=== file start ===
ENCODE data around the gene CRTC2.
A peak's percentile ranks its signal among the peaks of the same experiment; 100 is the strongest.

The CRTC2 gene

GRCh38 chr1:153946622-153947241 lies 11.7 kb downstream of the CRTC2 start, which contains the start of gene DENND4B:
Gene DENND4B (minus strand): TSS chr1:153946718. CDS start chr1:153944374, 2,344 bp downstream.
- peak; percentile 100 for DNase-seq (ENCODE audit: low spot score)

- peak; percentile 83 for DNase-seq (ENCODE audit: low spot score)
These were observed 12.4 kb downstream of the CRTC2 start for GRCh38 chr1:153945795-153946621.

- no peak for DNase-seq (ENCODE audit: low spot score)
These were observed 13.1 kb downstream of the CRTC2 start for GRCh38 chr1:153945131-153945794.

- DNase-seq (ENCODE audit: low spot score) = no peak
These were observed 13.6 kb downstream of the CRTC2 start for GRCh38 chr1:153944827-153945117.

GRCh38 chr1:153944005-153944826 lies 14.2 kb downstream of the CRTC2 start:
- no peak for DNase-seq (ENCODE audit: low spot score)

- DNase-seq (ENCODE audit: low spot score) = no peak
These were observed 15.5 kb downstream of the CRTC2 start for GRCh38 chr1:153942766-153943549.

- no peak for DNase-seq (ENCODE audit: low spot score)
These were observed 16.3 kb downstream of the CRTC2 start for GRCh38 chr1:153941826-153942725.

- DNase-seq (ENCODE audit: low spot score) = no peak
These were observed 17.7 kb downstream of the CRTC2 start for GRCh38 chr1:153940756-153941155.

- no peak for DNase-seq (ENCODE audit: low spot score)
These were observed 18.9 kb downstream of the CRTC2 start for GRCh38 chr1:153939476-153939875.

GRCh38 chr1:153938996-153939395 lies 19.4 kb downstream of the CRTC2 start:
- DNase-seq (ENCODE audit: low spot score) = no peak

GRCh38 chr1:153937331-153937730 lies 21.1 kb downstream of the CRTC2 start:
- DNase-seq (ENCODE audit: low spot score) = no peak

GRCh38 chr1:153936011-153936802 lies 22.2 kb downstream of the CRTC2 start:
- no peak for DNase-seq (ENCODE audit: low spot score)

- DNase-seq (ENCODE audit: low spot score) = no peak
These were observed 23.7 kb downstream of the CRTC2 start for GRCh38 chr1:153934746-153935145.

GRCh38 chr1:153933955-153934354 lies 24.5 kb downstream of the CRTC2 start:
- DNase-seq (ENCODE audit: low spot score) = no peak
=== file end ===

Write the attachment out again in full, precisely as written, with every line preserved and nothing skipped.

ENCODE data around the gene CRTC2.
A peak's percentile ranks its signal among the peaks of the same experiment; 100 is the strongest.

The CRTC2 gene

GRCh38 chr1:153946622-153947241 lies 11.7 kb downstream of the CRTC2 start, which contains the start of gene DENND4B:
Gene DENND4B (minus strand): TSS chr1:153946718. CDS start chr1:153944374, 2,344 bp downstream.
- peak; percentile 100 for DNase-seq (ENCODE audit: low spot score)

- peak; percentile 83 for DNase-seq (ENCODE audit: low spot score)
These were observed 12.4 kb downstream of the CRTC2 start for GRCh38 chr1:153945795-153946621.

- no peak for DNase-seq (ENCODE audit: low spot score)
These were observed 13.1 kb downstream of the CRTC2 start for GRCh38 chr1:153945131-153945794.

- DNase-seq (ENCODE audit: low spot score) = no peak
These were observed 13.6 kb downstream of the CRTC2 start for GRCh38 chr1:153944827-153945117.

GRCh38 chr1:153944005-153944826 lies 14.2 kb downstream of the CRTC2 start:
- no peak for DNase-seq (ENCODE audit: low spot score)

- DNase-seq (ENCODE audit: low spot score) = no peak
These were observed 15.5 kb downstream of the CRTC2 start for GRCh38 chr1:153942766-153943549.

- no peak for DNase-seq (ENCODE audit: low spot score)
These were observed 16.3 kb downstream of the CRTC2 start for GRCh38 chr1:153941826-153942725.

- DNase-seq (ENCODE audit: low spot score) = no peak
These were observed 17.7 kb downstream of the CRTC2 start for GRCh38 chr1:153940756-153941155.

- no peak for DNase-seq (ENCODE audit: low spot score)
These were observed 18.9 kb downstream of the CRTC2 start for GRCh38 chr1:153939476-153939875.

GRCh38 chr1:153938996-153939395 lies 19.4 kb downstream of the CRTC2 start:
- DNase-seq (ENCODE audit: low spot score) = no peak

GRCh38 chr1:153937331-153937730 lies 21.1 kb downstream of the CRTC2 start:
- DNase-seq (ENCODE audit: low spot score) = no peak

GRCh38 chr1:153936011-153936802 lies 22.2 kb downstream of the CRTC2 start:
- no peak for DNase-seq (ENCODE audit: low spot score)

- DNase-seq (ENCODE audit: low spot score) = no peak
These were observed 23.7 kb downstream of the CRTC2 start for GRCh38 chr1:153934746-153935145.

GRCh38 chr1:153933955-153934354 lies 24.5 kb downstream of the CRTC2 start:
- DNase-seq (ENCODE audit: low spot score) = no peak